I’m reading a book The Church of Facebook: How the Hyperconnected Are Redefining Community and just hit a really interesting section. First, the author (Jesse Rice) quotes Shane Hipps' four components of community:
1. A Shared History
2. A Sense of Permanence
4. A Shared Imagination for the Future
The question many people are asking now is, Can online “community” meet all of these criteria? Are Facebook Friends and people who follow you on Twitter or IM or text you real friends?
Rice’s response caught my attention:
“Younger generations, as well as an increasing number of people throughout the lifespan, would say relating to the ‘real’ world is not an experience of either ‘higher’ or ‘lower’ quality. It is simply another way of relating. … In other words, for a growing number of people—especially those from younger generations—‘community’ is not understood as a dichotomy between ‘real’ or ‘online’ relationships, but as a composite of both.” (p. 170)
I know in my life, the distinctions are blurring. Some of my closest friends are close because our online interactions have strengthened (and sometimes created) the ‘real.’ And when I attend church online, it may not include everything the live experience contains, but is definitely ‘real.’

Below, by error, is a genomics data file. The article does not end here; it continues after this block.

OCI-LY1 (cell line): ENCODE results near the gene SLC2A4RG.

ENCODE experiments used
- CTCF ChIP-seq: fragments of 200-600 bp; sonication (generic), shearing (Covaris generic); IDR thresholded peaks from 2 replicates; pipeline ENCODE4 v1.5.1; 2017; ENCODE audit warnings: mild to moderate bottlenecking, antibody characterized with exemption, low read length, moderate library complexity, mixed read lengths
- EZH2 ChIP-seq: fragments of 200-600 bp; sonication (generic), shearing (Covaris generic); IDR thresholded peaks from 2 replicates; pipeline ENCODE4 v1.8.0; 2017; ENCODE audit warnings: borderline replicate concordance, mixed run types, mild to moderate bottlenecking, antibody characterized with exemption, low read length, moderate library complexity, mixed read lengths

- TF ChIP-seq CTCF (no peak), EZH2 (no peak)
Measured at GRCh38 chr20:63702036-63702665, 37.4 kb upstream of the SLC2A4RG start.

I’d really love to get your opinion on this one. Would you consider your online community ‘real’? Is there a line between your online friends and your ‘real’ friends, and has that line blurred over time? And should the church be encouraging online community or simply using it to push people to ‘the real thing’?
(As an follow-up, I asked my two older daughters, 16 & 15, if they had any close friends with which they were not connected online. Both said No. And as I thought about it, I have fewer and fewer close friends with whom I do not share an online connection of some sort, and more and more close friends with whom I am only connected online.)